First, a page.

Taken a whole, the following verses are an exemplary representation of the Song’s vivid poetic energy. Song IV offers among the most lasting and astounding images in the Hebrew canon—descriptions rich enough to spend a life with. This translation exercise, along with its accompanying commentary, invited me (as a fanatic) the chance to slow down, to dwell in each image and parse its beauty with deliberate care. I hope to offer a similar experience to you as its reader.
4.1: Behold: you are beautiful, my friend. רַעְיָתִי is typically rendered in English along the lines of “my darling” (NIV) or “my love” (KJV, Douay-Rheims). The latter is too similar to “beloved,” which I reserved exclusively for the word דוֹדִי and its variations. “Darling” in my estimation strays too far from the literal meaning of רַעְיָתִי, which is used most often Biblical literature in reference to one’s companions or attendants, often of the same sex. “Friend” is thus uncompromisingly faithful to the Hebrew while also communicating, like the word “sister” later in this chapter, the strange and often understated nature of the lovers’ intimacy.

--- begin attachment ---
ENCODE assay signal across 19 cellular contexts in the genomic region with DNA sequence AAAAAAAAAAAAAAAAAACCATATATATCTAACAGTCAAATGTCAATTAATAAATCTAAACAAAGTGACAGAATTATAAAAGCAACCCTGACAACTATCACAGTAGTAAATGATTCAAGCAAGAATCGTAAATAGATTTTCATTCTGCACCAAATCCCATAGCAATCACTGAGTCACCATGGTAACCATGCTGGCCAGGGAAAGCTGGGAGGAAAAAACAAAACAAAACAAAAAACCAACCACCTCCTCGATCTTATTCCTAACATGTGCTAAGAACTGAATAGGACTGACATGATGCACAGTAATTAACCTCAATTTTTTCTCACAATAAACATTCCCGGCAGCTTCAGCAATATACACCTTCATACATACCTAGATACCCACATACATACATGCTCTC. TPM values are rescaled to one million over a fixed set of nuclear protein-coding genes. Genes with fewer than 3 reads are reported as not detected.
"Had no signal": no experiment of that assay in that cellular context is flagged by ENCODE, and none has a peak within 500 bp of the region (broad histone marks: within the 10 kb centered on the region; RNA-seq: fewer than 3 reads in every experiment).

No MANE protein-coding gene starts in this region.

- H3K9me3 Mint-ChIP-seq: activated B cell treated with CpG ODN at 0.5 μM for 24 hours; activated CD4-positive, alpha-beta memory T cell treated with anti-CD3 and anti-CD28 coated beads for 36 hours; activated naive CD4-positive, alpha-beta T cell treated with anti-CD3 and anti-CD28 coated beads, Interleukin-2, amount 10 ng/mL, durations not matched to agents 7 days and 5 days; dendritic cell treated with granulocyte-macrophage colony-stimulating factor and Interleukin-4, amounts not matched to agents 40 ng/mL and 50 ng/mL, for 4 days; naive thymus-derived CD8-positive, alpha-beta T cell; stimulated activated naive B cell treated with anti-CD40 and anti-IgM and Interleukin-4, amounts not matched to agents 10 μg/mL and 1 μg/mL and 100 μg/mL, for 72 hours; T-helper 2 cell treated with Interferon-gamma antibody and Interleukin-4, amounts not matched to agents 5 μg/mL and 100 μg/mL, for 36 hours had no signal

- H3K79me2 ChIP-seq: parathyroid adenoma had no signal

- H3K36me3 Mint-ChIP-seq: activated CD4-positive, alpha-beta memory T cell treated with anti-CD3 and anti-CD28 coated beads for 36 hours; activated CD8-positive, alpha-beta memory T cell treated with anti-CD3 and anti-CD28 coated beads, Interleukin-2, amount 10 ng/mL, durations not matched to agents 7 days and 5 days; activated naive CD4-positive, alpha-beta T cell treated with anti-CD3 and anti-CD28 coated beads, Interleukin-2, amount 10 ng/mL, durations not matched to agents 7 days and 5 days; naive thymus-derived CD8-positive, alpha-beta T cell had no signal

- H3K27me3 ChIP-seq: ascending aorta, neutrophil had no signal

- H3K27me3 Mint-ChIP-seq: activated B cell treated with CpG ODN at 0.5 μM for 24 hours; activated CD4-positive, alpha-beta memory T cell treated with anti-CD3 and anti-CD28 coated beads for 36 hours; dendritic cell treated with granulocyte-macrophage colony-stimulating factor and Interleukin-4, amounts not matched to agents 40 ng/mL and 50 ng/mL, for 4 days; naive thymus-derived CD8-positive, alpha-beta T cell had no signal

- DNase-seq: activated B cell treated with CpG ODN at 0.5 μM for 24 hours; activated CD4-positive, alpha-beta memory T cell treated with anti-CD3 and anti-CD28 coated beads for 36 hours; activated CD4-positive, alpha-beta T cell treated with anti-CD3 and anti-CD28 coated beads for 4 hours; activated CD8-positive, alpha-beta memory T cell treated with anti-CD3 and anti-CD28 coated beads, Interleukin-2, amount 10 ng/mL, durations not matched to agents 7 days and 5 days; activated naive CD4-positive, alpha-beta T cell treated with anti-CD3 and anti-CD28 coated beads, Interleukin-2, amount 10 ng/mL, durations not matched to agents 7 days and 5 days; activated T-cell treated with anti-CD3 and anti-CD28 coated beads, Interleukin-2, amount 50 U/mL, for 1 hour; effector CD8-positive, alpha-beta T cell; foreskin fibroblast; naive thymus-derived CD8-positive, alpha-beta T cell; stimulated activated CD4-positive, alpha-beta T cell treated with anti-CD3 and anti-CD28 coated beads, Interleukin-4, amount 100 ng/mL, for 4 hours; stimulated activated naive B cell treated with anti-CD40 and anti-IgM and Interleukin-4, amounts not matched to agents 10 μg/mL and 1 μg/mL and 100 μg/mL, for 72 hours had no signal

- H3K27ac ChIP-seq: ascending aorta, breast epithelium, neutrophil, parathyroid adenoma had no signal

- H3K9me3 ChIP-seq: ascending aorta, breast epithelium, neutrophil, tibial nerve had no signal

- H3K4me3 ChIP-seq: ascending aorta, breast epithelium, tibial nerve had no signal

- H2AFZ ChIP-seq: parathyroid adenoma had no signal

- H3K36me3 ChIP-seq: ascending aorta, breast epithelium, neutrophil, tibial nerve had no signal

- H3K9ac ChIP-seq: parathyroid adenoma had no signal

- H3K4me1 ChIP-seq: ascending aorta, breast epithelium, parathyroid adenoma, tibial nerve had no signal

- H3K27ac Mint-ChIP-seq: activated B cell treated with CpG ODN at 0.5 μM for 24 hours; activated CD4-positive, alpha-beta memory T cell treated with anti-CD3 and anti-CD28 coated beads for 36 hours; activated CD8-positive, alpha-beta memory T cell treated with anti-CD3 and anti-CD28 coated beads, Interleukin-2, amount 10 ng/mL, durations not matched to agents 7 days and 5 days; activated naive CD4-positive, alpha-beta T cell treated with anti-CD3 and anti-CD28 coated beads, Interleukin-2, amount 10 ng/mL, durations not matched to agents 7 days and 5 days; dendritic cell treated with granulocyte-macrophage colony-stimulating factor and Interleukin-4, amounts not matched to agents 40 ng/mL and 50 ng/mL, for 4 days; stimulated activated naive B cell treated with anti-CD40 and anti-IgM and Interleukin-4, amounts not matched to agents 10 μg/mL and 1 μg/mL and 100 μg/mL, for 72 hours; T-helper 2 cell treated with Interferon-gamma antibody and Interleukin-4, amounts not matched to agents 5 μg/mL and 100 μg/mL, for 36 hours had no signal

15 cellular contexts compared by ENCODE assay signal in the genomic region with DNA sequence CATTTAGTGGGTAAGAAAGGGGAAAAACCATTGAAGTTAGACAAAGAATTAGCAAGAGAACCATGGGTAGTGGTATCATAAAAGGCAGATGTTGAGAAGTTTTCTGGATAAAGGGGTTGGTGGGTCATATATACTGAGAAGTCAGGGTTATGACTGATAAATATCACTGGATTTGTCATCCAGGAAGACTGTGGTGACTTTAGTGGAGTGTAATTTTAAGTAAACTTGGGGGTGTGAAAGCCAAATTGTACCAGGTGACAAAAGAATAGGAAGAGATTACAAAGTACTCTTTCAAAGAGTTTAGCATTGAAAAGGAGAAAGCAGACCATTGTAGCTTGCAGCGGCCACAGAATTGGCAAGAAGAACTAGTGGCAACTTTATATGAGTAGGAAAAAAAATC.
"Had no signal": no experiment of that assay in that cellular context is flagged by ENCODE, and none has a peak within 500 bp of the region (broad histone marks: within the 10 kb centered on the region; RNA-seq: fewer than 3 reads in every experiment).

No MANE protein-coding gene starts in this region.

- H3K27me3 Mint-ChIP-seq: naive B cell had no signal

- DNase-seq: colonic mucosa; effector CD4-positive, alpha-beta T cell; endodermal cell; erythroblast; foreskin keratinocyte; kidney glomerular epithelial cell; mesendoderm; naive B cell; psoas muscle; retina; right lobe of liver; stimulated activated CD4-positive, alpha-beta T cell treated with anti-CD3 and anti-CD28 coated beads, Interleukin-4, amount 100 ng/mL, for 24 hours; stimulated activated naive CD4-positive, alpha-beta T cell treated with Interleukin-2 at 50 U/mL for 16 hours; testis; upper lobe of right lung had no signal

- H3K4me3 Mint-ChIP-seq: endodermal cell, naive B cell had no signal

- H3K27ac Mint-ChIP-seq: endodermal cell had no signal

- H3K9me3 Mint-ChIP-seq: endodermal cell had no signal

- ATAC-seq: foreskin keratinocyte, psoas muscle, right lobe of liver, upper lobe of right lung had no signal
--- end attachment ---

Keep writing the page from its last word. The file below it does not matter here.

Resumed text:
4.1: Your hair is as a herd of goats / gliding down Gilead. I’ve tried here to preserve the alliteration of שֶׁגָּלְשׁוּ מֵהַר גִּלְעָד (she-galshu mehar gilad) by dropping Gilead’s הַר (“mount”) qualifier.
4.2: Your teeth are as a herd of shorn ones. הַקְּצוּבוֹת, from the verb root קָצַב (“to cut”), is typically read as an allusion to sheep or ewes. By maintaining this roundabout poetic description I have attempted to preserve the motif of violence in this set of verses, as continued in the following verse’s reference to a “torn open” pomegranate.
4.3: (your words are lovely). וּמִדְבָּרֵךְ is an interesting case. From the noun דָּבָר (“word,” “thing”), מִדְבָּרֵךְ with its -מִ prefix can be faithfully rendered as “your speech” or more generously as “your mouth.” What I have gained with the brutal literalism of “words,” then, I have lost in sensuality. But it’s nice to say something about her words, which are in fact lovely.
- Note: This is one of the charming instances where the male beloved offers a poetic simile and then immediately interprets it with a direct statement of affection. I tried to highlight the auto-exegetical nature of וּמִדְבָּרֵךְ נָאוֶה by putting it in parentheses.
4.4: An armory. בָּנוּי לְתַלְפִּיּוֹת, rendered typically as some variation of “built to house arms” (JPS), is thought to be an allusion to the jewelry on the female lover’s neck; perhaps the necklaces referenced in verse 9. Glittering jewelry is poeticized as weaponry. In my literalism have here again sought to emphasize the proximity to violence in this chapter’s poetry.